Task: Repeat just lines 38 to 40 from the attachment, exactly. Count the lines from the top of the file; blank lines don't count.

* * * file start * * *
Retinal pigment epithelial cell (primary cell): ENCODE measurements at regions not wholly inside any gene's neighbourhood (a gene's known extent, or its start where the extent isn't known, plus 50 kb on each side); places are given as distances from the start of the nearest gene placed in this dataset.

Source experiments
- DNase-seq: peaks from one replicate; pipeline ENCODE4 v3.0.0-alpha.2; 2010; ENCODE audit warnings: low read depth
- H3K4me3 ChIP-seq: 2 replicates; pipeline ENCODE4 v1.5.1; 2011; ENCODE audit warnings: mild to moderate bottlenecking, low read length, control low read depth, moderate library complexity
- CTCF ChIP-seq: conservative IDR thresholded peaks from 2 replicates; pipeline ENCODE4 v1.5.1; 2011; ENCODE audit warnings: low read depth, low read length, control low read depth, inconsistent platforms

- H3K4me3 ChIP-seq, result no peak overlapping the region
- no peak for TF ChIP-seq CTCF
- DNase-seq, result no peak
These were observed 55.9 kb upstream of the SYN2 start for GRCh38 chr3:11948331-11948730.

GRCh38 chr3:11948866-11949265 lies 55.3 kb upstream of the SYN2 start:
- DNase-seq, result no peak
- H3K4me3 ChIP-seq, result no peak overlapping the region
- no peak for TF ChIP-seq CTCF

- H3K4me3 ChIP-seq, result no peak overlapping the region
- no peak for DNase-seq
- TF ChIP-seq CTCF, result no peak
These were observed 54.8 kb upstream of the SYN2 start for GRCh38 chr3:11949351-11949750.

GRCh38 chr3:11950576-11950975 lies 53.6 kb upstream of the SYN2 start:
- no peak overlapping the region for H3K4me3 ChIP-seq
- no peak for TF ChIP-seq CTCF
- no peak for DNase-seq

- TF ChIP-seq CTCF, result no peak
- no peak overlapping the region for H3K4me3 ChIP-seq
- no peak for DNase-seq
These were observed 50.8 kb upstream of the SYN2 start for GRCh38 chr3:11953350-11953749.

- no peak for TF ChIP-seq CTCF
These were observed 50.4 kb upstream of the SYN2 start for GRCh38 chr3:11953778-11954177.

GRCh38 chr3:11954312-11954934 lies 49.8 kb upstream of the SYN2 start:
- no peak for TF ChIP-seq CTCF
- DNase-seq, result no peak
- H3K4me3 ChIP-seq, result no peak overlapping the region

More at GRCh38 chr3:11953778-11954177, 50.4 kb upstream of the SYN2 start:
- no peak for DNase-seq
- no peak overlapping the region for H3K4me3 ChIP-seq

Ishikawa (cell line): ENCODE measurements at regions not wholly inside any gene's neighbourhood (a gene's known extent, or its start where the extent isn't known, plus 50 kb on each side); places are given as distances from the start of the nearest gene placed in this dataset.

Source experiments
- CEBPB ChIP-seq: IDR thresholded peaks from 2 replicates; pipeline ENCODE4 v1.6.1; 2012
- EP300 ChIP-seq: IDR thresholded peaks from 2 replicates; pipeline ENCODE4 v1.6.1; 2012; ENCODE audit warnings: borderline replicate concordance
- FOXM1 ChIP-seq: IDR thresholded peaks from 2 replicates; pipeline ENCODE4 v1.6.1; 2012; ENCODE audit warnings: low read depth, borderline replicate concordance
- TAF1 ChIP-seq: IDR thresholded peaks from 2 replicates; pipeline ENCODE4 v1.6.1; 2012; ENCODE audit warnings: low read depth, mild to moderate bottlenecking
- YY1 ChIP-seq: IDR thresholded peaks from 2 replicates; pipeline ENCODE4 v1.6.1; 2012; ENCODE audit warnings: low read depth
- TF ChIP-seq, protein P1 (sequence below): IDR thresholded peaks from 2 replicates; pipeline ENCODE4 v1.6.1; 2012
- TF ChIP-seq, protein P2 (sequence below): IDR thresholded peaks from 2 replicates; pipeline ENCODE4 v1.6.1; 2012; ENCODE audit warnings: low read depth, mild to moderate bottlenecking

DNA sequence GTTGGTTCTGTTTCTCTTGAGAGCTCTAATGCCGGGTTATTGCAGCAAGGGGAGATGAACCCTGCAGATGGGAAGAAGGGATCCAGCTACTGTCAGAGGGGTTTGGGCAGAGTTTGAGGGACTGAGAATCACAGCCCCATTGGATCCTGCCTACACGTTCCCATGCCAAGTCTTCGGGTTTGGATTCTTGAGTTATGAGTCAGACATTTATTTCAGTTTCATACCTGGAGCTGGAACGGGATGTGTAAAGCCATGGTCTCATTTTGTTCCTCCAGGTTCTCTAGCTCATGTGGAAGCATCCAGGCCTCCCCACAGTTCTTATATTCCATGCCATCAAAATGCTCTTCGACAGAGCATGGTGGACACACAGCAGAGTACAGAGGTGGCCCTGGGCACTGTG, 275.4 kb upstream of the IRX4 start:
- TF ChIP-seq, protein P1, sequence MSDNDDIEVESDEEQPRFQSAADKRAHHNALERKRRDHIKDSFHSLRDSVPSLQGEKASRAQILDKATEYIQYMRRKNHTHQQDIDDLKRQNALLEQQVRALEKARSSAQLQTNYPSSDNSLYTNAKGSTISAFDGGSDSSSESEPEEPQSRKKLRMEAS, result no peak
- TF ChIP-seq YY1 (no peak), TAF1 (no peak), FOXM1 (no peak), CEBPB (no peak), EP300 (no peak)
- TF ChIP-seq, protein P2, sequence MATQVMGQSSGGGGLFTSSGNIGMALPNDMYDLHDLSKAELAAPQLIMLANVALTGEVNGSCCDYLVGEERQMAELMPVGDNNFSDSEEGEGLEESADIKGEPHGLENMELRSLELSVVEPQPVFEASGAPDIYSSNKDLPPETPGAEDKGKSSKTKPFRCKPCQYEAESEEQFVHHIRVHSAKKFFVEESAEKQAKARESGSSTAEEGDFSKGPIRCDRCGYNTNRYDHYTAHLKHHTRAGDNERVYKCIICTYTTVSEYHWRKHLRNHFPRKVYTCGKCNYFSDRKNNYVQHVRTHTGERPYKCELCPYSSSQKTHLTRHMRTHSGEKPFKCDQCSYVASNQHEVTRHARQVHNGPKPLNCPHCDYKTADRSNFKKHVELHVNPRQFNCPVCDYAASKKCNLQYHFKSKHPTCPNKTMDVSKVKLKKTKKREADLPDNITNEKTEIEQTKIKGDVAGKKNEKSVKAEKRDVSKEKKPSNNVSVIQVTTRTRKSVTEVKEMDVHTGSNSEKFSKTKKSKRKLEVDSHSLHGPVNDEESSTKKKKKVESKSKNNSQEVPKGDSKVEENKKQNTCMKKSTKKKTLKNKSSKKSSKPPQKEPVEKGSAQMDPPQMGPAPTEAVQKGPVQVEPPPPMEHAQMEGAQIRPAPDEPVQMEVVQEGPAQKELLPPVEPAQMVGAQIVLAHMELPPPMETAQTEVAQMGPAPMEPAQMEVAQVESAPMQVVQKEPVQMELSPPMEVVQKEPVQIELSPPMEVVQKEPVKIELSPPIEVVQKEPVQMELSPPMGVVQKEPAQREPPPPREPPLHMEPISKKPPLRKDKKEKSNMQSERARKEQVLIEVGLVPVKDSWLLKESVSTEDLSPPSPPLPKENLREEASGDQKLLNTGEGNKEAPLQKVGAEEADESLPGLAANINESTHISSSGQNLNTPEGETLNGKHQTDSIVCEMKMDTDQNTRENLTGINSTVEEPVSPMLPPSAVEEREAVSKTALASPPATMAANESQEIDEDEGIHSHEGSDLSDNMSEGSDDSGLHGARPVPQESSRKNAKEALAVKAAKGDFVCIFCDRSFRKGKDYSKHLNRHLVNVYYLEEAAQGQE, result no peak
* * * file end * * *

- EP300 ChIP-seq: IDR thresholded peaks from 2 replicates; pipeline ENCODE4 v1.6.1; 2012; ENCODE audit warnings: borderline replicate concordance
- FOXM1 ChIP-seq: IDR thresholded peaks from 2 replicates; pipeline ENCODE4 v1.6.1; 2012; ENCODE audit warnings: low read depth, borderline replicate concordance
- TAF1 ChIP-seq: IDR thresholded peaks from 2 replicates; pipeline ENCODE4 v1.6.1; 2012; ENCODE audit warnings: low read depth, mild to moderate bottlenecking